For globe-trotting Americanists

It’s time for those of us who make a living by teaching to get back to the business of turning America’s youth into godless Marxists who despise their country.  A lot of us who are specialists in American history will find ourselves outside of our comfort zone, teaching the world history survey courses that have become mandatory at many colleges and universities.

I’ll be teaching two sections of pre-1500 world history this semester, trying to cover everything from the dawn of mankind through the medieval era before Christmas break.  Teaching these surveys is fun and challenging at the same time.  As I’ve said before, history is a big tent, and the difference between studying classical Athens and studying the Revolutionary War is as profound as the difference between geology and zoology.

I was lucky enough to be able to take a pretty diverse array of world history courses as an undergraduate, but in grad school I focused on the early history of the U.S.  Now that my bank account’s replenishment depends heavily on teaching world history, I’ve spent a lot of time going back to subjects I’d neglected for a long time. That has meant reading a lot of general works on ancient and medieval stuff.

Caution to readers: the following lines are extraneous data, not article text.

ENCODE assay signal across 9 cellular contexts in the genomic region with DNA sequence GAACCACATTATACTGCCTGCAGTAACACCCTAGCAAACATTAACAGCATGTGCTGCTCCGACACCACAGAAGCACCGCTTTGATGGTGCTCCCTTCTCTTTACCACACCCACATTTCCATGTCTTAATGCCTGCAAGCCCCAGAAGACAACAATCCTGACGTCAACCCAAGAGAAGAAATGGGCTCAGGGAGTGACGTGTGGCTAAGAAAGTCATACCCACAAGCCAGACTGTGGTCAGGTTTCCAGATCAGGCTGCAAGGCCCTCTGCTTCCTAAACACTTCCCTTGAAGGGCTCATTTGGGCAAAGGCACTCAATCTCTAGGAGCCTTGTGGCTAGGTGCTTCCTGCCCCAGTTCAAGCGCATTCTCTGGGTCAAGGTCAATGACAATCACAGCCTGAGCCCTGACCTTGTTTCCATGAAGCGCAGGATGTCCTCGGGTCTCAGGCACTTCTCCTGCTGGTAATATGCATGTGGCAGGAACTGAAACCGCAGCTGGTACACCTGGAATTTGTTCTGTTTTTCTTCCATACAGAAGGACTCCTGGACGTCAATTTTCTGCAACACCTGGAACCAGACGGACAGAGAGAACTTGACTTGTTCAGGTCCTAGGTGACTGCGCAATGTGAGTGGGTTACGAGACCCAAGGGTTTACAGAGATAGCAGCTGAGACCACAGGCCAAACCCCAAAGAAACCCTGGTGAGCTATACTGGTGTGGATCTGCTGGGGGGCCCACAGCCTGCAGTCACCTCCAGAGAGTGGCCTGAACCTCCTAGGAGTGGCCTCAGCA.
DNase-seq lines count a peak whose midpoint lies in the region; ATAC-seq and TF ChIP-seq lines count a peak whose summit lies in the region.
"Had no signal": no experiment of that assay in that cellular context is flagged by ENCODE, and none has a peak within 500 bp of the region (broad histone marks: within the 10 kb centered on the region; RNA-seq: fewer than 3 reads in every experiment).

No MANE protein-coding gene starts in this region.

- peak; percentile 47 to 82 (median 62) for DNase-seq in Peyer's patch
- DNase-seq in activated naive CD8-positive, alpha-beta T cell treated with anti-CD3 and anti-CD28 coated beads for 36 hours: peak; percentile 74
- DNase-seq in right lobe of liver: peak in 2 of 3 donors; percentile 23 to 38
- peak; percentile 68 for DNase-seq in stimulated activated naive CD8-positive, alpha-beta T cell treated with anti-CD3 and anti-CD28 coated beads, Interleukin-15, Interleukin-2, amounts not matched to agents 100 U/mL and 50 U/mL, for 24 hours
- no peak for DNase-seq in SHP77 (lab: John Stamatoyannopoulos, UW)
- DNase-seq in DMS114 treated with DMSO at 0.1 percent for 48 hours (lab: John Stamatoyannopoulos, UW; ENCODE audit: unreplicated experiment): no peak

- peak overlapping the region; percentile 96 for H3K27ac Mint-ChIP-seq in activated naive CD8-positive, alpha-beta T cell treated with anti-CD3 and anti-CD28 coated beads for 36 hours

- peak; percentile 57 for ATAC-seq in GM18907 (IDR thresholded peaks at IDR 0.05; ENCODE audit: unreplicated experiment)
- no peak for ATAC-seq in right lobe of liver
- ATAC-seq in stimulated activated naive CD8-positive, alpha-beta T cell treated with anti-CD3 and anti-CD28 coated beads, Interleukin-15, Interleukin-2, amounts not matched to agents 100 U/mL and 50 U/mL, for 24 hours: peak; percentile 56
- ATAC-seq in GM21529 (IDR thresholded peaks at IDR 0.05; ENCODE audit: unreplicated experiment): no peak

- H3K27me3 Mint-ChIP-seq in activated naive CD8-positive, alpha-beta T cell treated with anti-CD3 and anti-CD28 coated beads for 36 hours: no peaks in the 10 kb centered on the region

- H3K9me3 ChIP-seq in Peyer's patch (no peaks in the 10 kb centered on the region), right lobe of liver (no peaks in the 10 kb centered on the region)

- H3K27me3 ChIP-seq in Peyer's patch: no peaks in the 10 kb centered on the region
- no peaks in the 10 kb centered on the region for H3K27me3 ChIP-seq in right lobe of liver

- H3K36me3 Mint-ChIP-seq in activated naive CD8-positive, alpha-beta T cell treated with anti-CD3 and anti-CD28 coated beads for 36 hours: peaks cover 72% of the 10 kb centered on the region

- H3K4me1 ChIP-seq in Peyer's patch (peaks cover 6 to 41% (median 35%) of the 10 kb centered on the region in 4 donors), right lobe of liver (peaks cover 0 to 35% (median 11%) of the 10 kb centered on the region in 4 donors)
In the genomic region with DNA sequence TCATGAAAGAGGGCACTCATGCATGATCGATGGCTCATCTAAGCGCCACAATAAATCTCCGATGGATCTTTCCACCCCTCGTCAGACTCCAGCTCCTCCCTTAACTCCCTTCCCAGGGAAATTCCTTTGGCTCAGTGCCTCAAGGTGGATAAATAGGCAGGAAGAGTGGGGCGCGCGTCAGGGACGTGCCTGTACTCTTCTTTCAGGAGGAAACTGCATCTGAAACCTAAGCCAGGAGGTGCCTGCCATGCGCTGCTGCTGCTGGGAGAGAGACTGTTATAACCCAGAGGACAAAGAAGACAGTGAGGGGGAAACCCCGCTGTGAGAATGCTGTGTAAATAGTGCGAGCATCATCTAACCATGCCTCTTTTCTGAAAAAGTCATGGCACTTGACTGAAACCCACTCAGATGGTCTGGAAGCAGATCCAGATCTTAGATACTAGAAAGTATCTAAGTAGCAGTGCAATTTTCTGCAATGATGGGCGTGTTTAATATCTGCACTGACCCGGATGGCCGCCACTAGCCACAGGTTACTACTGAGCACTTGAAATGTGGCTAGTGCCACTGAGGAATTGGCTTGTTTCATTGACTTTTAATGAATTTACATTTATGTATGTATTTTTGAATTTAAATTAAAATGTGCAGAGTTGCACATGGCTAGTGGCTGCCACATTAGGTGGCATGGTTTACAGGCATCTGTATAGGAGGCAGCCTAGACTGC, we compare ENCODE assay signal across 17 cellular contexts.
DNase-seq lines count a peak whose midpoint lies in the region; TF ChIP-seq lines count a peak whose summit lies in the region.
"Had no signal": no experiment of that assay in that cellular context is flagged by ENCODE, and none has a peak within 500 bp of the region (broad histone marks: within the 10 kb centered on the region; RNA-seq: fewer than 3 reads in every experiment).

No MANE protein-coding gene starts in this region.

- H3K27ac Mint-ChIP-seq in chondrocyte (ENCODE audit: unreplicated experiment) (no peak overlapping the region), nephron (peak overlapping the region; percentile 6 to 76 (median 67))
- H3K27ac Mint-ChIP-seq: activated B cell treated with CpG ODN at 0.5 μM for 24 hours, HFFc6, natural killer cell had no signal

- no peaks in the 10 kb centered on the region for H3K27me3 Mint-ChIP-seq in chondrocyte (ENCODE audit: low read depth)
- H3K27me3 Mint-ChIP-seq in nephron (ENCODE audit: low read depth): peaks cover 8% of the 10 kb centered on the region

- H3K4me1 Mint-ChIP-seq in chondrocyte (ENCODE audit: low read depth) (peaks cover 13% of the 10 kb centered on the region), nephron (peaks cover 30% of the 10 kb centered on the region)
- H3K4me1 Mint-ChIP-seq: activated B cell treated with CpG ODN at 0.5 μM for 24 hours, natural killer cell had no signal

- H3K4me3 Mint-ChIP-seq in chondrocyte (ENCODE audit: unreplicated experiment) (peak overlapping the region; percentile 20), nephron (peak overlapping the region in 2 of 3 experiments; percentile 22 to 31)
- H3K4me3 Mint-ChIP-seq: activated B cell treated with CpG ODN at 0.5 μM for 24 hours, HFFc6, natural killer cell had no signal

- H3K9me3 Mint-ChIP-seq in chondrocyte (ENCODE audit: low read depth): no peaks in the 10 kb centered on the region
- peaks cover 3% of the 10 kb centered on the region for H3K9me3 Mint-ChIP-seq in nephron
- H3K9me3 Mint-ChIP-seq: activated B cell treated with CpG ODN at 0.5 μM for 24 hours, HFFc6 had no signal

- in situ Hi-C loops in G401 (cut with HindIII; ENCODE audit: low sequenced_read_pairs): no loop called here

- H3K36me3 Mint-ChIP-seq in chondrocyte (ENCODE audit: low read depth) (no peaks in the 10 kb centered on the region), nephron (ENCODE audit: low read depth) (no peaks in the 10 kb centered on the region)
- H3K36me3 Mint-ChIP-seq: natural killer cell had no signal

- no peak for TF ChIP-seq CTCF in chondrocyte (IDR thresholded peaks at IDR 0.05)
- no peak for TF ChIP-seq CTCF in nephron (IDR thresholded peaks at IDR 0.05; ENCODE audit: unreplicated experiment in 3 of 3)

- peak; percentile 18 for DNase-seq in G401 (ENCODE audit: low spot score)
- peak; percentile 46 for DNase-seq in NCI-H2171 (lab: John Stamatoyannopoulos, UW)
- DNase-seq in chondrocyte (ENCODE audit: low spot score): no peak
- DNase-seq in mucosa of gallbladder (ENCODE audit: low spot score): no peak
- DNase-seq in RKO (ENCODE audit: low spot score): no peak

Since there are probably quite a few other Americanists out there who’ll find themselves in the same boat, I thought I might change gears here and recommend a few of the resources which have been particularly helpful to me in preparing these courses.  Let me stress that these are only general works; I have neither the expertise nor the inclination to build comprehensive bibliographies of this kind.  I’m approaching this post not as a seasoned trail guide, but as an often-bewildered and very green hiker who just happens to have found some decent maps to share.  I make no claims that any of these books are the best of their kind, only that I’ve found them handy as I’ve grappled with the Herculean task of walking a classroom full of students through the first few millennia of the human past.

The New Penguin History of the World (5th ed.) by J.M. Roberts and Odd Arne Westad.  This acclaimed work has gone through several different updates, and the latest revisions actually came after the death of its original and primary author.  It’s much stronger on modern history than it is on earlier periods, and much stronger on the history of the West than it is on other civilizations.  As a one-volume overview, it’s necessarily brief on pretty much everything, but it’s a handy volume to have on hand when you find yourself putting together an outline on some subject that’s not that familiar to you.

Egypt, Greece, and Rome: Civilizations of the Ancient Mediterranean by Charles Freeman.  Anybody who’s teaching the first part of the world history survey should get this book.  It’s clear and comprehensive, covering the political, social, and cultural aspects of three of the major civilizations that shaped the ancient world.  I can’t recommend it strongly enough.